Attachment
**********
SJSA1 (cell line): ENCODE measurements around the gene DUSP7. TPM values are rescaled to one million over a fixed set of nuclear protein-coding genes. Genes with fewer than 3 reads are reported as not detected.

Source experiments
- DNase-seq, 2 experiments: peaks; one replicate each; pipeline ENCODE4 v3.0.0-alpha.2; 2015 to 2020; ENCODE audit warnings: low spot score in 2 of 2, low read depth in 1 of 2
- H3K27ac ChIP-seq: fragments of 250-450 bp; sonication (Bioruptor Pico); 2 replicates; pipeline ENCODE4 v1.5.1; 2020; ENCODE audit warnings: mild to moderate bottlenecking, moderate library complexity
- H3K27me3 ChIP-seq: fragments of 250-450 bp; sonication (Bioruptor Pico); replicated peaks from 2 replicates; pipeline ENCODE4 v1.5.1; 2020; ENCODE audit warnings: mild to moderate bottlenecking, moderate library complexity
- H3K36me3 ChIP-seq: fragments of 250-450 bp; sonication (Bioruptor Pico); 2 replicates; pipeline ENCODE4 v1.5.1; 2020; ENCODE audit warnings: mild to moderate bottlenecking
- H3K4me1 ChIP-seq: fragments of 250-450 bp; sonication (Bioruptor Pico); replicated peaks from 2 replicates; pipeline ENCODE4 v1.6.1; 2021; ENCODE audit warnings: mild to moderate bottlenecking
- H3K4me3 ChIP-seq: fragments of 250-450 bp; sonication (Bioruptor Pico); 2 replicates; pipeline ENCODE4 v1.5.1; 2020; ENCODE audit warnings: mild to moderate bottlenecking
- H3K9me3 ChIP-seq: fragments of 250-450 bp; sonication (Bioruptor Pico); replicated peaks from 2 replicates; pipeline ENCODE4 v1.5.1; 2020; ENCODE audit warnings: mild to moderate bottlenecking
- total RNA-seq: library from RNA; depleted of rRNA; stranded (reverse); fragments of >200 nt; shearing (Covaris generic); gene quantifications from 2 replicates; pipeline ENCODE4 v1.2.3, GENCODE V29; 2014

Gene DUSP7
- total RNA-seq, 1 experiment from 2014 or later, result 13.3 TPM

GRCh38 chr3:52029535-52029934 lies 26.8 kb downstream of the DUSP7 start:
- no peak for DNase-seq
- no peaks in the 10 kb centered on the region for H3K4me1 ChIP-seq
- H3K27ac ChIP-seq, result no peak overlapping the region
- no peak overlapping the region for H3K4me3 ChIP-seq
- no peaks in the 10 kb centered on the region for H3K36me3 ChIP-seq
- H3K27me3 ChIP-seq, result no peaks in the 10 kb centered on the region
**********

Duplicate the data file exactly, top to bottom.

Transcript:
SJSA1 (cell line): ENCODE measurements around the gene DUSP7. TPM values are rescaled to one million over a fixed set of nuclear protein-coding genes. Genes with fewer than 3 reads are reported as not detected.

Source experiments
- DNase-seq, 2 experiments: peaks; one replicate each; pipeline ENCODE4 v3.0.0-alpha.2; 2015 to 2020; ENCODE audit warnings: low spot score in 2 of 2, low read depth in 1 of 2
- H3K27ac ChIP-seq: fragments of 250-450 bp; sonication (Bioruptor Pico); 2 replicates; pipeline ENCODE4 v1.5.1; 2020; ENCODE audit warnings: mild to moderate bottlenecking, moderate library complexity
- H3K27me3 ChIP-seq: fragments of 250-450 bp; sonication (Bioruptor Pico); replicated peaks from 2 replicates; pipeline ENCODE4 v1.5.1; 2020; ENCODE audit warnings: mild to moderate bottlenecking, moderate library complexity
- H3K36me3 ChIP-seq: fragments of 250-450 bp; sonication (Bioruptor Pico); 2 replicates; pipeline ENCODE4 v1.5.1; 2020; ENCODE audit warnings: mild to moderate bottlenecking
- H3K4me1 ChIP-seq: fragments of 250-450 bp; sonication (Bioruptor Pico); replicated peaks from 2 replicates; pipeline ENCODE4 v1.6.1; 2021; ENCODE audit warnings: mild to moderate bottlenecking
- H3K4me3 ChIP-seq: fragments of 250-450 bp; sonication (Bioruptor Pico); 2 replicates; pipeline ENCODE4 v1.5.1; 2020; ENCODE audit warnings: mild to moderate bottlenecking
- H3K9me3 ChIP-seq: fragments of 250-450 bp; sonication (Bioruptor Pico); replicated peaks from 2 replicates; pipeline ENCODE4 v1.5.1; 2020; ENCODE audit warnings: mild to moderate bottlenecking
- total RNA-seq: library from RNA; depleted of rRNA; stranded (reverse); fragments of >200 nt; shearing (Covaris generic); gene quantifications from 2 replicates; pipeline ENCODE4 v1.2.3, GENCODE V29; 2014

Gene DUSP7
- total RNA-seq, 1 experiment from 2014 or later, result 13.3 TPM

GRCh38 chr3:52029535-52029934 lies 26.8 kb downstream of the DUSP7 start:
- no peak for DNase-seq
- no peaks in the 10 kb centered on the region for H3K4me1 ChIP-seq
- H3K27ac ChIP-seq, result no peak overlapping the region
- no peak overlapping the region for H3K4me3 ChIP-seq
- no peaks in the 10 kb centered on the region for H3K36me3 ChIP-seq
- H3K27me3 ChIP-seq, result no peaks in the 10 kb centered on the region